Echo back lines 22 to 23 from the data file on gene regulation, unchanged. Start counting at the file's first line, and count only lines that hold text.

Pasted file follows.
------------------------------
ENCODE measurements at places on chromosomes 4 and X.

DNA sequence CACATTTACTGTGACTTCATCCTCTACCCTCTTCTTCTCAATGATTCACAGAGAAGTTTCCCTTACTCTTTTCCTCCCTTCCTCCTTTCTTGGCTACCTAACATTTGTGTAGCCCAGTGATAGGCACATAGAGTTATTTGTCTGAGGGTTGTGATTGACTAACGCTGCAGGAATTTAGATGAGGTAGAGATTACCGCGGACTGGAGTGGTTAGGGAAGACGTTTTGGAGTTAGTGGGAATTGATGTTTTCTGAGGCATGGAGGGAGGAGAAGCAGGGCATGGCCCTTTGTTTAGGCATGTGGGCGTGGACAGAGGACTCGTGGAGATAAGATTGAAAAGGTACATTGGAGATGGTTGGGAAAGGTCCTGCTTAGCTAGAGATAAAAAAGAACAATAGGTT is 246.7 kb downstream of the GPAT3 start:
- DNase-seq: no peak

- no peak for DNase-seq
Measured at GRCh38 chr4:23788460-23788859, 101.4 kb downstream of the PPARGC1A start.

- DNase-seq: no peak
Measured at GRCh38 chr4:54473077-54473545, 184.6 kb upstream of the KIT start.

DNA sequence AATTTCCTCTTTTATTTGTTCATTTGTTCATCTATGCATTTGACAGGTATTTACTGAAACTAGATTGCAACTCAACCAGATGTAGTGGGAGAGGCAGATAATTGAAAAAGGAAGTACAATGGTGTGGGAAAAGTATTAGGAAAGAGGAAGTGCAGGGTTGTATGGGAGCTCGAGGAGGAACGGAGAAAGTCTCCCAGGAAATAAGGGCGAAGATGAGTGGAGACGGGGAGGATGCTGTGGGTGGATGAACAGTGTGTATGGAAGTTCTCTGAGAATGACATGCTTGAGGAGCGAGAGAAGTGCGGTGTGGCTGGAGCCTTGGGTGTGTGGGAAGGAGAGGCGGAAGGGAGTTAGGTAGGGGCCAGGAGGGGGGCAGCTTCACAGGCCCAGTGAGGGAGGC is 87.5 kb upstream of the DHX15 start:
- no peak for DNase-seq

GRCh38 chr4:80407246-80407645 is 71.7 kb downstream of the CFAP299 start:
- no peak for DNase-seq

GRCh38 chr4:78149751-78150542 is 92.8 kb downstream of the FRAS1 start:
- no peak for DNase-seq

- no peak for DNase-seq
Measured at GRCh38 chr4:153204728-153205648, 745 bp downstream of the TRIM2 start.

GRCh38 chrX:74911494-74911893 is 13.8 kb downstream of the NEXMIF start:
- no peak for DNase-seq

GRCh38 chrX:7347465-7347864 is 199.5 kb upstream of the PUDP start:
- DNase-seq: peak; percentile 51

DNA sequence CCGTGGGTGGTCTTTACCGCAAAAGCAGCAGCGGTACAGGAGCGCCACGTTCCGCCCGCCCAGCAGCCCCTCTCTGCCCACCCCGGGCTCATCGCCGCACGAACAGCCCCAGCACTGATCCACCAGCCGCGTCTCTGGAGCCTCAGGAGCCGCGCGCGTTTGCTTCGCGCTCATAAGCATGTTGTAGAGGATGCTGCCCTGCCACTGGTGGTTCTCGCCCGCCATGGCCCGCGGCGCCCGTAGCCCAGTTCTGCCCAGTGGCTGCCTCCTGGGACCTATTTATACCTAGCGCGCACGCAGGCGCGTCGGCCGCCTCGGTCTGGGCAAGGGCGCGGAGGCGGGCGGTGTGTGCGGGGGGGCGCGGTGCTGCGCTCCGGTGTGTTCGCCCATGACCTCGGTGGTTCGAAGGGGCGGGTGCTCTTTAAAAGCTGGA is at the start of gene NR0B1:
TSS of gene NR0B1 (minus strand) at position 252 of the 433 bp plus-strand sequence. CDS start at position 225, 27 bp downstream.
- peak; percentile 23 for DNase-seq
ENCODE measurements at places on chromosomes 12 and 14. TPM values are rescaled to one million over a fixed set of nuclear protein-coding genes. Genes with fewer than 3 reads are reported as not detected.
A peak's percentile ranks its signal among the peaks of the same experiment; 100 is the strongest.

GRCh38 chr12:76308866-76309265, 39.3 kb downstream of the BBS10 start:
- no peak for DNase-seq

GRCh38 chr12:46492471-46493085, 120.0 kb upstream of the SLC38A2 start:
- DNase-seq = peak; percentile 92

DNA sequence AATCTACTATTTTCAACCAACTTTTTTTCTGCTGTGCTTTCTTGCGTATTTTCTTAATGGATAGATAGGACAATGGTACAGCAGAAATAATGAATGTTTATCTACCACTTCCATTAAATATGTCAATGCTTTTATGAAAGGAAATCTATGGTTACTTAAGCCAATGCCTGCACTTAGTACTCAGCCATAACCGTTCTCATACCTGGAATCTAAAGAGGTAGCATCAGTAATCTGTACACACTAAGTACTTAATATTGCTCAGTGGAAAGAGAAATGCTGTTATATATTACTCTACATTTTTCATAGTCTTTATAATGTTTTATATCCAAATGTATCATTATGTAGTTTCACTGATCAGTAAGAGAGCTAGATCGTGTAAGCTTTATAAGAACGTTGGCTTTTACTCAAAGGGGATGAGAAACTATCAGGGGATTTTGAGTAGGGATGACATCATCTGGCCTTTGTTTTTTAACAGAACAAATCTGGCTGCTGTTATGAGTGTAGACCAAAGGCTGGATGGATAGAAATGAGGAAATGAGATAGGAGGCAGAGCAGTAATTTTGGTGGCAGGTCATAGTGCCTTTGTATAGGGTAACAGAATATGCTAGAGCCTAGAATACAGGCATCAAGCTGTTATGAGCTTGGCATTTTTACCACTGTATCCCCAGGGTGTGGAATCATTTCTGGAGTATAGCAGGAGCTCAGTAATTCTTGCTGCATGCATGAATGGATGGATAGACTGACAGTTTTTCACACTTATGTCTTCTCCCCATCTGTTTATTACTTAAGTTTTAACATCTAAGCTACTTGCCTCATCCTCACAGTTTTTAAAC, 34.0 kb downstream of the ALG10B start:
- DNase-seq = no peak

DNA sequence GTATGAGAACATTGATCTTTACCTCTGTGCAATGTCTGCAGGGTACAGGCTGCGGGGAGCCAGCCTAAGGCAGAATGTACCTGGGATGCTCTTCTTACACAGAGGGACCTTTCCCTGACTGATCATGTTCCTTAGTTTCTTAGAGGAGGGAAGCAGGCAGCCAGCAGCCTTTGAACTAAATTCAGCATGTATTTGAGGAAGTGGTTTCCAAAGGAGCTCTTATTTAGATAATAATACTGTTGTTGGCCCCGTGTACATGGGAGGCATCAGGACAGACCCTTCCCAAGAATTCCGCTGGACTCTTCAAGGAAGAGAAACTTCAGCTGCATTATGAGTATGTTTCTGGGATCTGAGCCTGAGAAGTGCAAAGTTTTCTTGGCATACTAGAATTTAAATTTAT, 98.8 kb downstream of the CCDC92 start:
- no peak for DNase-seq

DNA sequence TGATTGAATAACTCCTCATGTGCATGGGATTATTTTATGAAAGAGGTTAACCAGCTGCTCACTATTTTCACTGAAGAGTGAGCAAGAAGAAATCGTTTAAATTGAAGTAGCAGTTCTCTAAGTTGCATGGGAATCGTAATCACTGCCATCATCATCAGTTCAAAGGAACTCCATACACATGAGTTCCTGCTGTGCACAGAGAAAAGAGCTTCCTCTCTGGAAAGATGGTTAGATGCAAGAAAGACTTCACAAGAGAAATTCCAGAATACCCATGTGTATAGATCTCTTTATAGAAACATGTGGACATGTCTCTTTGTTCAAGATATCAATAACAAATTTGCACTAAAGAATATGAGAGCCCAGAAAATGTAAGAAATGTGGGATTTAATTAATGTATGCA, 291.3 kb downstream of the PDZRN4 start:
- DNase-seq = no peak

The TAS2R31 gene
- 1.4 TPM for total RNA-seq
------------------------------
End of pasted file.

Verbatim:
- peak; percentile 23 for DNase-seq
ENCODE measurements at places on chromosomes 12 and 14. TPM values are rescaled to one million over a fixed set of nuclear protein-coding genes. Genes with fewer than 3 reads are reported as not detected.